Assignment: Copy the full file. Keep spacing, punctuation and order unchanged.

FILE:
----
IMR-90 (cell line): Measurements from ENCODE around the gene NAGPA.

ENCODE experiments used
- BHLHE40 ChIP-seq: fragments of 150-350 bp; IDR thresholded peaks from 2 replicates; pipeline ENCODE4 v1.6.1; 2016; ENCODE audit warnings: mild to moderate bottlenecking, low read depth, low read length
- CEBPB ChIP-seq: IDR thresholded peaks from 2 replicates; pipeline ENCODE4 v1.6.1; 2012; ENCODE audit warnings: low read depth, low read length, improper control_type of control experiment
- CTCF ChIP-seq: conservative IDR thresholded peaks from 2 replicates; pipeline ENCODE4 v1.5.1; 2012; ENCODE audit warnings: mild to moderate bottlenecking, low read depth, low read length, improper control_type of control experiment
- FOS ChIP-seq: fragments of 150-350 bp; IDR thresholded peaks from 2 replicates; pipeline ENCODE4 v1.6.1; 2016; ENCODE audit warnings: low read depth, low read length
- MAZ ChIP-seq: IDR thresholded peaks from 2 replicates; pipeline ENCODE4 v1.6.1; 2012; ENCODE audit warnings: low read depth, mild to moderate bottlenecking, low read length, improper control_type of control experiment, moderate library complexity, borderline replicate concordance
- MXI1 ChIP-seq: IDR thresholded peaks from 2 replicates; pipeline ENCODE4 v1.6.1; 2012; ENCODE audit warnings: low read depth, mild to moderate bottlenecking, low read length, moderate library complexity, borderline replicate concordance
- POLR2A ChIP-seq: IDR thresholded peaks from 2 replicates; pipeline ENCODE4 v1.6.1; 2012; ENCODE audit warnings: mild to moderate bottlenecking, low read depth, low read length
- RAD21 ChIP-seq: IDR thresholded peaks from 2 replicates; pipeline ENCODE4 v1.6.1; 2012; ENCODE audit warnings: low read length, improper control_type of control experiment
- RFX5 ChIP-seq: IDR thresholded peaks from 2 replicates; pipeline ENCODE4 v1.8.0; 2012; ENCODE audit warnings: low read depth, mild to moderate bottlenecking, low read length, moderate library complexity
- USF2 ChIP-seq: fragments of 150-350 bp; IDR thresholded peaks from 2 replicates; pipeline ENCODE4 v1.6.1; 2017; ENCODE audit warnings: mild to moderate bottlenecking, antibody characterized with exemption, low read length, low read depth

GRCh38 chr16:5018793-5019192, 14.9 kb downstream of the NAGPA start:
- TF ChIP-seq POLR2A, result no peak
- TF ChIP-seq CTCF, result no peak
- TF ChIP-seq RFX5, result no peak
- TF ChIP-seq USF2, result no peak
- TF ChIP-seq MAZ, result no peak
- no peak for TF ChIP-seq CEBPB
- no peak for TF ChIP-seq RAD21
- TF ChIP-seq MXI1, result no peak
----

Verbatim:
IMR-90 (cell line): Measurements from ENCODE around the gene NAGPA.

ENCODE experiments used
- BHLHE40 ChIP-seq: fragments of 150-350 bp; IDR thresholded peaks from 2 replicates; pipeline ENCODE4 v1.6.1; 2016; ENCODE audit warnings: mild to moderate bottlenecking, low read depth, low read length
- CEBPB ChIP-seq: IDR thresholded peaks from 2 replicates; pipeline ENCODE4 v1.6.1; 2012; ENCODE audit warnings: low read depth, low read length, improper control_type of control experiment
- CTCF ChIP-seq: conservative IDR thresholded peaks from 2 replicates; pipeline ENCODE4 v1.5.1; 2012; ENCODE audit warnings: mild to moderate bottlenecking, low read depth, low read length, improper control_type of control experiment
- FOS ChIP-seq: fragments of 150-350 bp; IDR thresholded peaks from 2 replicates; pipeline ENCODE4 v1.6.1; 2016; ENCODE audit warnings: low read depth, low read length
- MAZ ChIP-seq: IDR thresholded peaks from 2 replicates; pipeline ENCODE4 v1.6.1; 2012; ENCODE audit warnings: low read depth, mild to moderate bottlenecking, low read length, improper control_type of control experiment, moderate library complexity, borderline replicate concordance
- MXI1 ChIP-seq: IDR thresholded peaks from 2 replicates; pipeline ENCODE4 v1.6.1; 2012; ENCODE audit warnings: low read depth, mild to moderate bottlenecking, low read length, moderate library complexity, borderline replicate concordance
- POLR2A ChIP-seq: IDR thresholded peaks from 2 replicates; pipeline ENCODE4 v1.6.1; 2012; ENCODE audit warnings: mild to moderate bottlenecking, low read depth, low read length
- RAD21 ChIP-seq: IDR thresholded peaks from 2 replicates; pipeline ENCODE4 v1.6.1; 2012; ENCODE audit warnings: low read length, improper control_type of control experiment
- RFX5 ChIP-seq: IDR thresholded peaks from 2 replicates; pipeline ENCODE4 v1.8.0; 2012; ENCODE audit warnings: low read depth, mild to moderate bottlenecking, low read length, moderate library complexity
- USF2 ChIP-seq: fragments of 150-350 bp; IDR thresholded peaks from 2 replicates; pipeline ENCODE4 v1.6.1; 2017; ENCODE audit warnings: mild to moderate bottlenecking, antibody characterized with exemption, low read length, low read depth

GRCh38 chr16:5018793-5019192, 14.9 kb downstream of the NAGPA start:
- TF ChIP-seq POLR2A, result no peak
- TF ChIP-seq CTCF, result no peak
- TF ChIP-seq RFX5, result no peak
- TF ChIP-seq USF2, result no peak
- TF ChIP-seq MAZ, result no peak
- no peak for TF ChIP-seq CEBPB
- no peak for TF ChIP-seq RAD21
- TF ChIP-seq MXI1, result no peak